WASHINGTON, March 13 (Reuters) - The Federal Reserve has already begun to put the super-easy monetary policies of the last five years behind it, Fed vice chair nominee Stanley Fischer told U.S. lawmakers on Thursday.
“I think the exit is beginning, or has begun,” Fischer told members of the Senate banking committee. “The extent of the purchases of the Fed, the monthly amount that is being purchased, is being reduced, and conditions for the continuation of that have been described.”
The Fed has kept interest rates near zero for more than five years, and bought trillions of dollars in Treasuries and housing-backed securities to push down long-term borrowing costs and rev up the economy.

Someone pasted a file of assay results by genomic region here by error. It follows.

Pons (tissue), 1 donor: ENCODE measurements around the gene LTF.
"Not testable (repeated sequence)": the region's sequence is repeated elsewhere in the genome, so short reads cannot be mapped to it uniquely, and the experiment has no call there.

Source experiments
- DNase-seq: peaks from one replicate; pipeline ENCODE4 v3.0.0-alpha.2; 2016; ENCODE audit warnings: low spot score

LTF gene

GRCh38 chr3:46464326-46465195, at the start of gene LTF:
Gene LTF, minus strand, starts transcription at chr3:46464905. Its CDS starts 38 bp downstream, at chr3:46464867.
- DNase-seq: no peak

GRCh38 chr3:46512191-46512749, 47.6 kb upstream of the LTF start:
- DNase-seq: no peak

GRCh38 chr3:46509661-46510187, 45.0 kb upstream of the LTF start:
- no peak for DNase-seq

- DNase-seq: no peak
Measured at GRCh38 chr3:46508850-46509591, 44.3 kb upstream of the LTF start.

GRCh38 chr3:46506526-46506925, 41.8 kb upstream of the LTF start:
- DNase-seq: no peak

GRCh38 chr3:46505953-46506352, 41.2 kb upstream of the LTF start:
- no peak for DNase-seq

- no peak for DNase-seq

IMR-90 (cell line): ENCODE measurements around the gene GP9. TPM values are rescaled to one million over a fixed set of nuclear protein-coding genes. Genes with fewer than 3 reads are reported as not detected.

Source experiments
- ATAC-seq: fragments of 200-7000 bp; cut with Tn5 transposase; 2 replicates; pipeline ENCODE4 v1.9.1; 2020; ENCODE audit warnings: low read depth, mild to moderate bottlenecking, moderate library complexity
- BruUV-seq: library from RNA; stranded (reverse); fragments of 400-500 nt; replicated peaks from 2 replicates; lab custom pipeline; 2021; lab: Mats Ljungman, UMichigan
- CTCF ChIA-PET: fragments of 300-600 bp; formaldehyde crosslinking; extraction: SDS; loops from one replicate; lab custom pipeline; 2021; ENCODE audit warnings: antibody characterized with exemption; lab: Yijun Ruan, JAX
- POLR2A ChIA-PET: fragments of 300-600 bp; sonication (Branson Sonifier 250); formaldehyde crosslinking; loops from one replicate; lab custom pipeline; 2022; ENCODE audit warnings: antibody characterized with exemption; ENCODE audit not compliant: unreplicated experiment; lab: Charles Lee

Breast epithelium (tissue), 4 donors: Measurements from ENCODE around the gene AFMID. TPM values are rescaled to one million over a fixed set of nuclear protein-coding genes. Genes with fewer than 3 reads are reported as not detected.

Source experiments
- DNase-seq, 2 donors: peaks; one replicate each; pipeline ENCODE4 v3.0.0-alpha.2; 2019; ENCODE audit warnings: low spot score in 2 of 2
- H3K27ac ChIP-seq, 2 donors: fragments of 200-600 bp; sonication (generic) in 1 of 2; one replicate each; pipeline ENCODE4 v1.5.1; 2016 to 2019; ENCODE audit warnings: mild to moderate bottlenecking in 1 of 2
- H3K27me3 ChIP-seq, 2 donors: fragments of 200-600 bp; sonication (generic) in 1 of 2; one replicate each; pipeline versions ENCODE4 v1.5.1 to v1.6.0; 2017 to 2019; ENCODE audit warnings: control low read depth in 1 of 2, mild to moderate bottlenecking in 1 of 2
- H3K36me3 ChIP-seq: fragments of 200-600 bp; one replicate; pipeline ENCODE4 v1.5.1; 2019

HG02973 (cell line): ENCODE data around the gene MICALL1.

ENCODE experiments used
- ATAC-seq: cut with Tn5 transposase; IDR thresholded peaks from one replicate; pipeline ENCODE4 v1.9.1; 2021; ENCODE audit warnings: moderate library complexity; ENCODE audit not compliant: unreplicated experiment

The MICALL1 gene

In December it began to trim these monthly purchases of securities, and Fed officials have said they expect to wind the program down later this year as long as the economy continues to improve.
When then-Fed Chairman Ben Bernanke first hinted last May that the bond-buying program would be drawn to a close, markets swooned in response.
“When the actual tapering began, it had a much more stable impact,” Fischer said. “And that seems to be continuing.”